By Rabbi Yitzchok Adlerstein | Series: | Level:

Divine Service With a Smile1

They shall not make a bald spot on their heads, and they shall not shave a corner of their beard. In their flesh they shall not cut a cutting. They shall be holy to their G-d…for the fire-offerings of Hashem…they offer, so they must remain holy[2].

There is not much new here. All of these prohibitions have been stated before, and apply to everyone, including the vast majority of people who are not kohanim[3]. Why does the Torah need to carve out a special place for these laws in regard to kohanim?

Two of the three prohibitions deal with our reaction to death. Many religions, old as well as new, have a special relationship with death. Death is where G-d takes over. G-d asserts His power specifically in overcoming life, which He abandons to the whims of Man. By dealing illness, death and destruction, G-d forces Man to recognize Him and fear Him. He remains, however, foreign to life, from which He is excluded as an active force.

Even faiths that theoretically involve G-d in all matters of life are often unsuccessful in having adherents pay much attention to anything but the finality of death. Priests are called upon by people to minister to the dead or dying who had no use for them in the bloom of life. The most impressive ceremonies address the aftermath of life rather than life itself; places of worship are often literally juxtaposed to graveyards. Sometimes, the ceremonies for the dead will compel the faithful to think of their mortality while they are still living, and concern themselves with their hope for immortality – of life after death.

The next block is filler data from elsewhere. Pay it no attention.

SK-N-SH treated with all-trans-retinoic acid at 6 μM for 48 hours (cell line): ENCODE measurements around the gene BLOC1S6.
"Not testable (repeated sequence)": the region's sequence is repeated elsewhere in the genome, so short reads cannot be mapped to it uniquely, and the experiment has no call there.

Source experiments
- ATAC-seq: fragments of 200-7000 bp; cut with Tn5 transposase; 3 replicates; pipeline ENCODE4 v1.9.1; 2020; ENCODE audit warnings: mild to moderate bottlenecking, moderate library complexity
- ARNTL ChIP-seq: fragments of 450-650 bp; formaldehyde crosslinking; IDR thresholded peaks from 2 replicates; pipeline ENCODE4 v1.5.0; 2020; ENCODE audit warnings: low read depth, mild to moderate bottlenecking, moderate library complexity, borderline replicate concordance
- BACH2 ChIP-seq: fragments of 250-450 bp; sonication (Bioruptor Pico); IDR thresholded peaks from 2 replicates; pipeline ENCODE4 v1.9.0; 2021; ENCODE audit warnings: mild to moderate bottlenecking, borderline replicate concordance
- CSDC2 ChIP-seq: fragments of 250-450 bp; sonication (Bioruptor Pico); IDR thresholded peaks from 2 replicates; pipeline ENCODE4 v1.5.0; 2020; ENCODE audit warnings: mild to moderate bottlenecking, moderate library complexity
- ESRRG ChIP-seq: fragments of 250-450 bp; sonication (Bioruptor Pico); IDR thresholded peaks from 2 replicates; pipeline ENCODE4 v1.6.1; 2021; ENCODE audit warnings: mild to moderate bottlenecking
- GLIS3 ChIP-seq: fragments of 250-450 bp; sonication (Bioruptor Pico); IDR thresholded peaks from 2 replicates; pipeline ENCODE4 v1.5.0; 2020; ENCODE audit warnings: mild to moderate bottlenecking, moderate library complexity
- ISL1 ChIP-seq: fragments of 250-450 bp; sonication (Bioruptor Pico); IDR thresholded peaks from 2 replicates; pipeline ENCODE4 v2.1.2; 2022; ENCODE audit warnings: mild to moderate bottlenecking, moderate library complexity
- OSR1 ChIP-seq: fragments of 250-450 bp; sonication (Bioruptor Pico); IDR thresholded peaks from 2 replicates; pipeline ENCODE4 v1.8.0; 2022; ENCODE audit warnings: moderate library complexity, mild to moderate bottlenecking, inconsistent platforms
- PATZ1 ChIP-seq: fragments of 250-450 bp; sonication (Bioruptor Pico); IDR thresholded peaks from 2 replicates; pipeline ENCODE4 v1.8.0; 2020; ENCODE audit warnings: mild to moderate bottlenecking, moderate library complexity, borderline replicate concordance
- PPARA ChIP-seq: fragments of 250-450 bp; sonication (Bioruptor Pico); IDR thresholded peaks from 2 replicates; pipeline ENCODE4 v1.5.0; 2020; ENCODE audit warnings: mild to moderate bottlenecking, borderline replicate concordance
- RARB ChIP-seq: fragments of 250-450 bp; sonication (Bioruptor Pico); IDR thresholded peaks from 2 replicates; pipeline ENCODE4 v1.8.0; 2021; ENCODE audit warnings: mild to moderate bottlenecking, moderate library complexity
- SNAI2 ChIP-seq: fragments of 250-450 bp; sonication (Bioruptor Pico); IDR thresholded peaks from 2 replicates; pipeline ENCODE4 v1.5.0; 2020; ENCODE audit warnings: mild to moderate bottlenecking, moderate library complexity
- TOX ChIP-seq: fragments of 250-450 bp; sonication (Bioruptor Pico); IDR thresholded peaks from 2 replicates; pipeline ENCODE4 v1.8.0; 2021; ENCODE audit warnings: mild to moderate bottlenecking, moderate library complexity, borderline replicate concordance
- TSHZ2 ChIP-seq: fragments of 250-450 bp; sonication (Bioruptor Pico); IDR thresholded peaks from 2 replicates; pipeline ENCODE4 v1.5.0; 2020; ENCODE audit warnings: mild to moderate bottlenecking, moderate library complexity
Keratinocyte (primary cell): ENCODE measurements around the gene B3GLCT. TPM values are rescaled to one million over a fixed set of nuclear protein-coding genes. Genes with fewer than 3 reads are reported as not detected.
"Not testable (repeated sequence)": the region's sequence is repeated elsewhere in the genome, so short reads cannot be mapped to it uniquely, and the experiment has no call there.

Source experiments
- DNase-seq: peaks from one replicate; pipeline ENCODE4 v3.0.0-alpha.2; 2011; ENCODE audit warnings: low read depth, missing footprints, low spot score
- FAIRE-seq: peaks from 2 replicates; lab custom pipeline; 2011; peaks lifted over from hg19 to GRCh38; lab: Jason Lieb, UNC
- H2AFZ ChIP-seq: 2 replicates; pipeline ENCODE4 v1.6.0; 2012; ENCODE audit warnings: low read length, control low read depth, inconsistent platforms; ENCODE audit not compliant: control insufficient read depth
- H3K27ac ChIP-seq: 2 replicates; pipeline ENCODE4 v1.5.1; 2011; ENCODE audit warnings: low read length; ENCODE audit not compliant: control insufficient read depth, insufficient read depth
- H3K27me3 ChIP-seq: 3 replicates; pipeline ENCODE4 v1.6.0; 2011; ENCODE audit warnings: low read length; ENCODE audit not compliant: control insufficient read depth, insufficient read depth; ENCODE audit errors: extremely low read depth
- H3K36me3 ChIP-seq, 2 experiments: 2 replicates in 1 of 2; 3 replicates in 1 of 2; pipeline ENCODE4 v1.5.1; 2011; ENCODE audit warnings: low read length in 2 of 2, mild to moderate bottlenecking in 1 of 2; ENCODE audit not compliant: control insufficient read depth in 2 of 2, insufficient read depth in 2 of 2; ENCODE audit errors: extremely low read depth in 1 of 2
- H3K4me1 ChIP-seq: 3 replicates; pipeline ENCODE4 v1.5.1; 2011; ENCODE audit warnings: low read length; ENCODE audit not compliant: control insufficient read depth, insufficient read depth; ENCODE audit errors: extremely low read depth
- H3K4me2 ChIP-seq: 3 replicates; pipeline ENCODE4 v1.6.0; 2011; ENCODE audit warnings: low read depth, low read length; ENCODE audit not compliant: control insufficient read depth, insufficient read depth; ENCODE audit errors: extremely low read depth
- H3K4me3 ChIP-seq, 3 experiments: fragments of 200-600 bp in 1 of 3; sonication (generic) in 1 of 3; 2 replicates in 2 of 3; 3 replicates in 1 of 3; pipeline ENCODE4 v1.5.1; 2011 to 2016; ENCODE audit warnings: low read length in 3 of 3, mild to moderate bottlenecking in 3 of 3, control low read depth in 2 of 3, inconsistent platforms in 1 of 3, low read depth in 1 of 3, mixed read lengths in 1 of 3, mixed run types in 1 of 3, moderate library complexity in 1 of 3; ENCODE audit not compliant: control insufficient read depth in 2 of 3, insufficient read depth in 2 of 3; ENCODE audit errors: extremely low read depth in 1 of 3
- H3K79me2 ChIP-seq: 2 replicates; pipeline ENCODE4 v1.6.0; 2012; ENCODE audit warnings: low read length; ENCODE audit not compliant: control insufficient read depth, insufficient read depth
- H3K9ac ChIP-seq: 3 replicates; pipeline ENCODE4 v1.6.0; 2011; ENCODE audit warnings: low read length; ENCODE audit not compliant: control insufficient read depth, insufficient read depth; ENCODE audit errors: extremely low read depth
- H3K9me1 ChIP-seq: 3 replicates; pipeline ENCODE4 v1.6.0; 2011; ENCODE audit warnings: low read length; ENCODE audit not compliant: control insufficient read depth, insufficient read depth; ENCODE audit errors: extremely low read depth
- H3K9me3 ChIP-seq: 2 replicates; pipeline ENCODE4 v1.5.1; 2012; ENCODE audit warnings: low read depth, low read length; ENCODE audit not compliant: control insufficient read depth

The Torah wants us to preoccupy ourselves with life, not with death. The kohen must serve as representative of the values of a full, rich life, enjoying its myriad blessings in the context of service of Hashem while elevating them towards His values. The kohen is the symbol of living to our fullest capacity, of avoiding the countless half-deaths we inflict upon ourselves when we remain limited and bound by our physical urges and flaws of character. The Torah insists that the kohen remove himself from the entire arena of death.

When the living gather to perform the final acts of chesed to a lifeless body whose soul had departed for the next world, the kohen does not preside. Moreover, he stays away entirely. He makes only two exceptions. When a close relative dies, the bonds and responsibilities of family trump those of responsibility to the rest of the community. He therefore participates in the burial of parents, siblings, children and spouse. If he should chance upon lifeless remains that no one else attends to – a meis mitzvah – he foregoes his priestly role and takes up the primary role of fellow human being, responding to the image of G-d that would otherwise be desecrated.

Others reacted to death by proclaiming that they were irrevocably diminished through their loss. They did this by tearing out hair and creating bald spots, or by cutting into their flesh. Both of these practices are forbidden to ordinary Jews. Our pasuk tells us that they are doubly forbidden to the kohen. He can never wear messages about death upon his body. Whatever he broadcasts has to be a message about life.

Ancient religions also paid homage to the very human foibles of their gods, who often lost themselves in hedonic abandon to their sensuality. Glorifying the sensual thus celebrated the various gods. Some of this preoccupation with the sensual has survived thousands of years of history and remains part of some modern faiths.